The belief that the Nigerian audience is only interested in comedic stories is erroneous. There is proof that the Nigerian audience is also interested and ready in stories that would evoke other ranges of human emotions.
By Babawande Thomas
In 2014, I woke up at about 4 am in an anxious state and started penning the first line to a tv show pilot that I had wandering around my head for quite some time. Now I have always had a passion for creative expression through TV, film, and documentaries and would even go as far as crediting my early exposure through these all too well-engaging media, however it was not until this 4 am experience in the summer of 2014 that I realized that this was what I was always meant to do.
Fast forward a couple months to January 2016, I had moved back to Nigeria the year prior, teamed up with some left thinking creatives, some amazing burgeoning actors and developed a pilot. Using the Hollywood model in mind, I believed that I could shop it around for a few weeks, months tops and then find a TV channel, media company or corporate entity to back it and bam, I’d become the 24-year-old kid who’s got this amazing TV show and be well on my way to becoming an overnight success. However,I came to the rude awakening after tireless pitch efforts, the story wasn’t what the mass market consumed and although the people I pitched this show too consumed Hollywood content that it drew parallels from, they just weren’t willing to take the risk.
In hindsight I don’t blame them, I have long buried that pilot but till today herald it as one expensive crash course in Nigerian content, knowing your audience and adapting.
The other day I stumbled on a list of the Top grossing films in Nigeria, and although this list was a bit dated to 2017, I found that about 60% of the top 10 were “Comedies”, of which 4 of those titles belonged to 2 sequels. Now I love comedy a whole lot, however amidst all that humor were a couple of films of the non-comedic genre that I had watched and believed were pretty good but received underwhelming box office numbers.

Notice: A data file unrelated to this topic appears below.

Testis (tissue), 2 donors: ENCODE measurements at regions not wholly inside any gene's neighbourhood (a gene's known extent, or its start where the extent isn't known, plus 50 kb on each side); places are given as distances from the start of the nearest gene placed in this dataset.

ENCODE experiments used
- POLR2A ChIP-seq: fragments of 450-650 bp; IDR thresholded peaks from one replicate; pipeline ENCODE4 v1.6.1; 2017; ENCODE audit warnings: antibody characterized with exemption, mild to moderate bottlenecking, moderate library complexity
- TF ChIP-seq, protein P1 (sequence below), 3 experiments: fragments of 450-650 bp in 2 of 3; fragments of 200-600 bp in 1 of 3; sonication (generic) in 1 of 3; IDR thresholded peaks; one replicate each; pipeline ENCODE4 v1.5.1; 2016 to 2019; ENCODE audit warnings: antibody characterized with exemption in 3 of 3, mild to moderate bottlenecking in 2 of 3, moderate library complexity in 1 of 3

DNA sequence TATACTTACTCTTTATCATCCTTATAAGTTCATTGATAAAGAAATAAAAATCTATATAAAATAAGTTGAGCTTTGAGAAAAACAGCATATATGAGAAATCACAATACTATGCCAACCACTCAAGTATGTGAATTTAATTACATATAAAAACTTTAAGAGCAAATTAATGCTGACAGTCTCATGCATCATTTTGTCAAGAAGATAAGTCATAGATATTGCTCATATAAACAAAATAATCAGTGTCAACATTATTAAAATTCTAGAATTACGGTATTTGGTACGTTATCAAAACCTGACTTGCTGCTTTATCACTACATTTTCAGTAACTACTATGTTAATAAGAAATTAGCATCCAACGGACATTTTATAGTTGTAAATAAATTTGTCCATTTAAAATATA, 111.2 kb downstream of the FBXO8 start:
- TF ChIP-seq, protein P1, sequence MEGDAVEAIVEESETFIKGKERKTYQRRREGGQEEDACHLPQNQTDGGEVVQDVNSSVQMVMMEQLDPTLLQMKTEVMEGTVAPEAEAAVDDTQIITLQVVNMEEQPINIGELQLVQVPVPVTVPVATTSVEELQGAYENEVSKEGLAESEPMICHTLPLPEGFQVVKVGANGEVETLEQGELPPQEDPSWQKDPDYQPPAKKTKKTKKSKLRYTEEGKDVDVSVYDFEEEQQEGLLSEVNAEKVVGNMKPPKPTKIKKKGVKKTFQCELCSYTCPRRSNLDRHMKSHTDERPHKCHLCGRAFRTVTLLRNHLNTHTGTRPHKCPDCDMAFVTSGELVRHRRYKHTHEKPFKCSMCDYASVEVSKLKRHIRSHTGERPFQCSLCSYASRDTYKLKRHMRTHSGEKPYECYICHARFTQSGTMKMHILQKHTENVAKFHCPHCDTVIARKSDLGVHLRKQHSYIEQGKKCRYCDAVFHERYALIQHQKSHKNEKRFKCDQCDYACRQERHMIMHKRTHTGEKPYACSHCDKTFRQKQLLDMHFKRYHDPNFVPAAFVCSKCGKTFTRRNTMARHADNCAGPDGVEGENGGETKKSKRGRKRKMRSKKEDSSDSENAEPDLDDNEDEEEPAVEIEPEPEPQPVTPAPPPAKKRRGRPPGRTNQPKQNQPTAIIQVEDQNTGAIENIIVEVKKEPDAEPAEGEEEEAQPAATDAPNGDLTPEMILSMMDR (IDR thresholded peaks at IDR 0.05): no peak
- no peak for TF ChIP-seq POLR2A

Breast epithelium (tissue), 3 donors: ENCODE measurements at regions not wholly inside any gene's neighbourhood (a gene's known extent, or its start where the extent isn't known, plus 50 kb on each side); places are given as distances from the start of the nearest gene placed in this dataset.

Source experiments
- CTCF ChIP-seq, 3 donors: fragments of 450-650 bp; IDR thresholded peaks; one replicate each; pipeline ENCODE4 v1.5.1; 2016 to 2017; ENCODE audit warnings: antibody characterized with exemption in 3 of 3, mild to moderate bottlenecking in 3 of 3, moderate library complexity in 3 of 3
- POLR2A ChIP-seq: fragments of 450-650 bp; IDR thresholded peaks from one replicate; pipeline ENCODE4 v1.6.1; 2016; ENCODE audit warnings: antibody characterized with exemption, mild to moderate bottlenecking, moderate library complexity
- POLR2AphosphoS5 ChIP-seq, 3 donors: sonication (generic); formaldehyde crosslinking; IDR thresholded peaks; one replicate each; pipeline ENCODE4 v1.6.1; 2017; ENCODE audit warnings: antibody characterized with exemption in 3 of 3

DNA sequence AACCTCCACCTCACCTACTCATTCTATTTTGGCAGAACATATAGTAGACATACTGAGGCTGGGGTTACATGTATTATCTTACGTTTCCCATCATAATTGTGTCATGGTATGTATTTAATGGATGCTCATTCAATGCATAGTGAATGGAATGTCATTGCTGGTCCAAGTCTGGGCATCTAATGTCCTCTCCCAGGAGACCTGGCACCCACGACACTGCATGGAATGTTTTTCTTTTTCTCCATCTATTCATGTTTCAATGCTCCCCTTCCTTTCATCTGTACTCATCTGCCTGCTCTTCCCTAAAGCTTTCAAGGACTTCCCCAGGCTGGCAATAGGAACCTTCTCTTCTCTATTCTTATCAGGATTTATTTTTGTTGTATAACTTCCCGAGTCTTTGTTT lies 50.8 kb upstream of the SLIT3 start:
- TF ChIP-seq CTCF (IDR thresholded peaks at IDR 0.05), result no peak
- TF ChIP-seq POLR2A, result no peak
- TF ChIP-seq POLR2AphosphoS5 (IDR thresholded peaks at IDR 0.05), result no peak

I’d always wondered why more of these non-comedic stories weren’t being told and secondly why the ones that were made and were good and had decent production value suffered painful commercial deaths on the big and small screen.
Nigeria’s demography is 70% plus youth, however, what people neglect to point out is a huge majority of that youth demography isn’t urban and literate, therefore, the easiest genre to translate to their sensibilities is the comedy, especially those that are physical, slapstick and devoid of long dialogue.
Now I strongly refute the theory that the Nigerian audience isn’t ready to consume in high volumes genres ranging from Horror to thrillers, biopics and more. The tagline I hear consistently is “we have too many problems, we just want to laugh”. However, Nigerians are also curious people, as much intrigued as superstitious.
In the home video era, various genre’s other than comedy thrived in their waves. The mid to late 90’s saw Evangelical and other horrors (Karashika, Agbara Nla) become wildly popular and the late 90’s to early 2000’s also saw the boom of epic thrillers (Saworo Ide, Diamond ring), while the 2000’s witnessed the likes of Genevieve Nnaji, Mercy Johnson and Jim Iyke gain household name status due to their roles in many “Romantic” flicks.
Now more than ever before, the technology and skill set is at a decent enough level for filmmakers of various genre persuasions to tell more diverse stories in many diverse ways than ever before. The only way we can begin to see diversity in the representation of film, TV and online content more is if we as storytellers get even more creative, shun pretentious habits and connect with the audience in a language they can easily relate, connect and process.
It could be new stories, retelling old classics to a new demographic of viewers who never saw the classic home videos also triggering nostalgia in the older demo, or creating biopics of one of the many colorful characters that exist in Nigeria’s rich history. Nigeria is prime for the new wave of diverse content.
There is a wide range of human emotions and Nigerian Audience aren’t exempt. We don’t always have to laugh when we go to the cinema or turn on the TV, we could also cry, scare or be thrilled by the content we consume.
Editor’s Note: This article was originally published in The Spark Magazine. Find the magazine here to read other articles.